I have my stupider ideas late at night/early in the morning, so will admit right up front that this may well be one of them.

There's this video going around of the Nokia N8 running the leaked Symblan Belle release. And it looks pretty good. At a superficial level I'd have to say that the UI/UX looks better than stock Android 2.3, even though it's running on hardware that'd be considered very low-end on a 'droid.

And the battery life of the N8, while not as awesome as Symbian phones used to be, is still far better than typical Android phones. In the GSMArena review they're claiming about two days of moderate/heavy use on a single charge -- a typical droid will get a day. And this is on the original Symbian^3 release, one may perhaps hope for some improvement in Anna and Belle.

It's not lost on me that this is the second Nokia OS release this year that's really knocked my socks off. If WP7 doesn't work out for them, or there's another coup at the top, they've clearly got more than one direction they can go.

So, yeah, I'm looking at this and can't help wondering if an N8 running Belle might not be just the ticket for the next year or so while the dust settles on just where Android and WP7 are going.
Looks like my wild guess that the N9 hardware was suitable for Windows Phone 7 wasn't too far wrong. "Sea Ray" has been leaked, and it's physically it's pretty much the same as the N9, but with a camera key and the WP7 soft-keys at the bottom.

GSMArena has more info. If you watch the video on the Hungarian source site from the start, Elop also says they're going to use the N9's MeeGo UX in future products -- sounds like maybe WP7 is going to wind up getting some of that swipe-y goodness.
Yesterday Nokia announced their first MeeGo smartphone, the N9. It may well be the last, too, but I'll leave that to one side for a moment.

Hardware-wise there's a lot to like. It's a unibody polycarbonate unit with 3.9" AMOLED display using Nokia's ClearBlack whatsit and a Gorilla Glass front. The radio looks very nice, one of the few penta-band UMTS devices out there (it'll do 3G on 850, 900, 1700, 1900, and 2100). The CPU is reasonable, an ARM A8 at 1GHz, and the GPU is a PowerVR SGX530. It has plenty of memory (1GB of RAM, 16 or 64GB of storage).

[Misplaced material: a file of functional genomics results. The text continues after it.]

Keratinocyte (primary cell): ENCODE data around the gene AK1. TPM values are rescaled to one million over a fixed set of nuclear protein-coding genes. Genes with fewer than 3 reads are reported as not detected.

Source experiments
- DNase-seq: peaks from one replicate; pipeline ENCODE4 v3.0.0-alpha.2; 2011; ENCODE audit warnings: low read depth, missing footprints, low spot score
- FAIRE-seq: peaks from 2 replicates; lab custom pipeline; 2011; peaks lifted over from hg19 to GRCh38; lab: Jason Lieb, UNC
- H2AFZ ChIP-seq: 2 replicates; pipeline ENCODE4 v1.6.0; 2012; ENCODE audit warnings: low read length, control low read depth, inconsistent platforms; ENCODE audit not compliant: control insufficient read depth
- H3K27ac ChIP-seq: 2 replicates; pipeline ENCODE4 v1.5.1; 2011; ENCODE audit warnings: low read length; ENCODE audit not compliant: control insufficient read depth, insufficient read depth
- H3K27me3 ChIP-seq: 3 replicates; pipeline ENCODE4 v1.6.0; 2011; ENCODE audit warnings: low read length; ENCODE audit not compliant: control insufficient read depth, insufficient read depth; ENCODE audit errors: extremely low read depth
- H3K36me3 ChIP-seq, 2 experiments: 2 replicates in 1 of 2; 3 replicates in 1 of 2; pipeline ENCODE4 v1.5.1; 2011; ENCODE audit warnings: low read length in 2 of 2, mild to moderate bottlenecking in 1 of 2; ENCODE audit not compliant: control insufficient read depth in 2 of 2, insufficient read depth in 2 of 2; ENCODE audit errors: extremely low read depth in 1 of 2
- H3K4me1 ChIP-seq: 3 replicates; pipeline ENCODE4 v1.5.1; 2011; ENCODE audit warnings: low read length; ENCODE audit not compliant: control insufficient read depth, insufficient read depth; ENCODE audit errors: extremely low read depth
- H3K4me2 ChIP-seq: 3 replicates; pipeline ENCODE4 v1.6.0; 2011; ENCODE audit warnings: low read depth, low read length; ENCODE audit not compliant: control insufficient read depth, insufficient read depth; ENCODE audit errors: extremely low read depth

Stick a shutter button on it and add a couple of soft-keys on the front at the bottom, and it's pretty much all set to be a Windows Phone 7 unit. So even if you think MeeGo is a complete dead end, the device itself isn't necessarily a waste of their time.

There are a couple of videos demoing the MeeGo interface, and they look pretty slick. What they don't show is the email or messaging applications, or the soft keyboard. Which seems like quite an omission.

There's got to be stuff missing from MeeGo. If it were really feature-complete now, the announced move to WP7 would be completely crazy. Whether you like their decision or not it's unlikely that it was taken lightly.

Given that the hardware work is likely applicable to the longer-term WP7 strategy, leaving this going on the back-burner is not a particularly bad idea for Nokia. It's likely only eating a small proportion of their R&D budget -- bear in mind that Nokia spends a lot on R&D, so even a small slice is still Real Money -- so there's no great harm in letting it roll along. Then if the WP7 gamble doesn't pay off, well, they've got a platform all ready to go.

I doubt I'll be buying one, but the hardware bodes well for the eventual WP7 devices, and the software does look interesting. I'd happily give one a go if I wasn't paying...
There's been a lot of commentary about the announcement this week that Nokia is dropping Symbian from their high-end devices and putting MeeGo into a sort of "experimental lab" status. Most of it has been pretty scathing, with those who'll even admit that something had to be done rather loudly (and often incoherently) talking up Android as having been the obvious choice.